The Department of Education announced on Tuesday that it had invited 73 colleges and universities to participate in the latest round of its Second Chance Pell Experience, an effort to extend access to Pell grants to incarcerated people so that they can take university courses.
Following Tuesday’s announcement, 200 schools will now be able to participate in the program, which was first launched in 2015 under the Obama administration. Two dozen schools newly selected under the initiative’s graduate program are historically black colleges and universities (HBCUs) and minority-serving institutions.
Through this program, federal and state correctional facilities in nearly every state will work with colleges and universities to enroll incarcerated students in education and training programs.
A broader restoration of access to Pell grants for incarcerated students is set to begin on July 1, 2023, when the Department of Education aims to allow eligible students in incarcerated college programs to access federal grants.
“Access to high-quality post-secondary education is essential for those incarcerated, but for too long those incarcerated have been left behind,” Education Secretary Miguel Cardona said in a statement.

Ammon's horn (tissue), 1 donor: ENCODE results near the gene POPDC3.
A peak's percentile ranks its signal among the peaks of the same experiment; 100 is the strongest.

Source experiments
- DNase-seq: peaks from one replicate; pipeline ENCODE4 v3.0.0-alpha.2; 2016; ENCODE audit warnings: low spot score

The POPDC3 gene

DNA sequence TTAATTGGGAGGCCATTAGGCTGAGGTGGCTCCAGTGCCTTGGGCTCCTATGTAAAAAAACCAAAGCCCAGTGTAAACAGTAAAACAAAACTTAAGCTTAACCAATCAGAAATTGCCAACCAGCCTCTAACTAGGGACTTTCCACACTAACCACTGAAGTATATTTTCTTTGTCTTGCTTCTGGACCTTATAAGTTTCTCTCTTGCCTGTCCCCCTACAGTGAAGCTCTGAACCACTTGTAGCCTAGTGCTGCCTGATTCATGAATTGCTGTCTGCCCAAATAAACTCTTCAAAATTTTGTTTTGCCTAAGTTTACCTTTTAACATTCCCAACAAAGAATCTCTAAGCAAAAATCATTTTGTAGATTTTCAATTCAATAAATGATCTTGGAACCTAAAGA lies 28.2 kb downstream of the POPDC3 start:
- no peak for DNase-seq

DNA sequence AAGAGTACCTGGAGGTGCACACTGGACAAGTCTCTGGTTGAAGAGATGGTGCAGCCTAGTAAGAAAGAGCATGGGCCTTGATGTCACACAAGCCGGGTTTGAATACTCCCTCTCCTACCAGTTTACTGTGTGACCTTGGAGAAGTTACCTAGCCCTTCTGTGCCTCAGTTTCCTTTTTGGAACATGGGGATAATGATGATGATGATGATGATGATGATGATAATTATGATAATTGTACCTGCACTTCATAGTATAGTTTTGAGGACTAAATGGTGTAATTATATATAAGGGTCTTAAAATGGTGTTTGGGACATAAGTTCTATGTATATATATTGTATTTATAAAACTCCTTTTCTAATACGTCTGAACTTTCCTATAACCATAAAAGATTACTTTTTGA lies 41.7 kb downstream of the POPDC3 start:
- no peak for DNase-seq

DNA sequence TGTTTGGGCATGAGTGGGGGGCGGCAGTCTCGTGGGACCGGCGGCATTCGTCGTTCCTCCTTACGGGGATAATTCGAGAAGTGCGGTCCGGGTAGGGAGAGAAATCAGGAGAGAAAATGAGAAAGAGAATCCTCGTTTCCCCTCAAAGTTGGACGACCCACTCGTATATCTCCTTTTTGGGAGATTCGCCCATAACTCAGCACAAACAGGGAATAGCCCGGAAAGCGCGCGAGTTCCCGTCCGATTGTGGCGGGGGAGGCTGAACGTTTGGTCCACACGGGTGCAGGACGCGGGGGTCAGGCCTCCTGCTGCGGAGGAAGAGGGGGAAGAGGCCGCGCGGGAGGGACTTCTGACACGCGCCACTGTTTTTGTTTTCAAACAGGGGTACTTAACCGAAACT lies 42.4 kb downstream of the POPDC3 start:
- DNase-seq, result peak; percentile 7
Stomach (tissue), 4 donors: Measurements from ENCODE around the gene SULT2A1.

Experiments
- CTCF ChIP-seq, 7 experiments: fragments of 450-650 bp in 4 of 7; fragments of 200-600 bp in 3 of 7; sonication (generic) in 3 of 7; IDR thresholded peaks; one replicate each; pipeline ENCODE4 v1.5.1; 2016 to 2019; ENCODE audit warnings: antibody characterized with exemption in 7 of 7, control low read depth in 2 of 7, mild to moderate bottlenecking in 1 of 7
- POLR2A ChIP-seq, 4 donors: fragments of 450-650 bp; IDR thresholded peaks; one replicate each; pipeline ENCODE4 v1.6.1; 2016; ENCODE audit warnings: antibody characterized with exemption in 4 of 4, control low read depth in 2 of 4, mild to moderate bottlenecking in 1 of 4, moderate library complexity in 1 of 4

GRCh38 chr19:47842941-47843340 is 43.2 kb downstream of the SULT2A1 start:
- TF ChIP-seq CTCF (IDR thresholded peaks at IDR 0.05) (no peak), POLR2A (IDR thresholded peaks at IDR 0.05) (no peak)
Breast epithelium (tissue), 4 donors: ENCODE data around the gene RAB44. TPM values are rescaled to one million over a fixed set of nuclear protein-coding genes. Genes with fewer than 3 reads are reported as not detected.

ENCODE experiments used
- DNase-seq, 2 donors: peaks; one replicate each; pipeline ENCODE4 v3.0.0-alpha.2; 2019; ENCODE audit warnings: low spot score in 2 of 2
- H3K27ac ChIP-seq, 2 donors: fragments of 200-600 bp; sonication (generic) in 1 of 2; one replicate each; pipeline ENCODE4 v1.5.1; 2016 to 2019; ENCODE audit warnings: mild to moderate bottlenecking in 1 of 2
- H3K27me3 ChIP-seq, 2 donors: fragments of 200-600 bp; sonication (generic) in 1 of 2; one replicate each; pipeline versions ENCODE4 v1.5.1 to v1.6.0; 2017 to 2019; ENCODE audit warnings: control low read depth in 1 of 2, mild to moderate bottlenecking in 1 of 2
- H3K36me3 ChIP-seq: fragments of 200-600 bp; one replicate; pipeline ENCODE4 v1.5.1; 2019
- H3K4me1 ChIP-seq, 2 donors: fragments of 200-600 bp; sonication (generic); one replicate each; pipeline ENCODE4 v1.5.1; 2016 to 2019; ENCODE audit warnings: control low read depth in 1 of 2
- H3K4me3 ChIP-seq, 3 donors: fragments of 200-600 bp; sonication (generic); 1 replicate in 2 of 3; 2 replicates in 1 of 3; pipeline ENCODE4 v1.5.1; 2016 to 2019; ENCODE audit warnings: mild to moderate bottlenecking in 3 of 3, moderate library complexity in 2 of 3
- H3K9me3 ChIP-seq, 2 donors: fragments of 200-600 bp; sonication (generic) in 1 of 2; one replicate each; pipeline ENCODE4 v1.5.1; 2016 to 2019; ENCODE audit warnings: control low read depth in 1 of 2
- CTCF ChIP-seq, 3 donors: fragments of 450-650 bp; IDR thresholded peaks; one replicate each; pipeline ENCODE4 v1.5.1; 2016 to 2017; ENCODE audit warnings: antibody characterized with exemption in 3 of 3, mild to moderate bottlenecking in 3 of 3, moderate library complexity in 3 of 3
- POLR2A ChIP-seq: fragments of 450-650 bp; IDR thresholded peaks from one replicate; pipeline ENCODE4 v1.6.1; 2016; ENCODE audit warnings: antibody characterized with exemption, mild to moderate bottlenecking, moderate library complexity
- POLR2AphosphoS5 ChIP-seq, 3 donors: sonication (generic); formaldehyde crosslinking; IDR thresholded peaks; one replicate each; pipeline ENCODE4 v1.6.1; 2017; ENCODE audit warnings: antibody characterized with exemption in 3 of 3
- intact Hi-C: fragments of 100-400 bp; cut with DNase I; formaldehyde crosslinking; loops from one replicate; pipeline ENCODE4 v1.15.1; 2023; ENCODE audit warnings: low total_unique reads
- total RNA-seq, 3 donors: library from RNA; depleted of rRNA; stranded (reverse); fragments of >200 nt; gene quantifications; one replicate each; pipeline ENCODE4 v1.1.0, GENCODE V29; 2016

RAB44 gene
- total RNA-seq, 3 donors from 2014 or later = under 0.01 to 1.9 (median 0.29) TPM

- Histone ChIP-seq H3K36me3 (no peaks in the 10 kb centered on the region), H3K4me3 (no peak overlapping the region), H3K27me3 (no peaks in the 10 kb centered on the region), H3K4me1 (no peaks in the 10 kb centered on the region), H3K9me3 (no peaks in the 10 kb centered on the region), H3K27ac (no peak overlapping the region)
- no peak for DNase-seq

“The expansion of Second Chance Pell and these new default pathways are essential steps for those incarcerated to access educational opportunities that will give them a second chance to build a future for themselves,” he added.
Amy Solomon, Principal Assistant Deputy Attorney General of the Office of Justice Programs, said tuesday that education is “too often excluded for people returning from jails and prisons” when education is in fact “one of the very keys to successful reintegration”.
Solomon added that people who receive an education while incarcerated are 48% less likely to commit a new crime, according to data from the RAND Company. She also noted that “when incarcerated students get a post-secondary education, it costs four times as much.”
The announcement comes as the White House detailed efforts as part of Second Chance Month to reduce recidivism and make employment more accessible to formerly incarcerated people.
On Tuesday, President Biden pardoned three people and commuted the sentences of 75 people, all of whom were convicted of nonviolent crimes.
Meanwhile, the justice and labor departments announced they would invest $145 million in job training and individual employment plans for inmates at Bureau of Prisons facilities.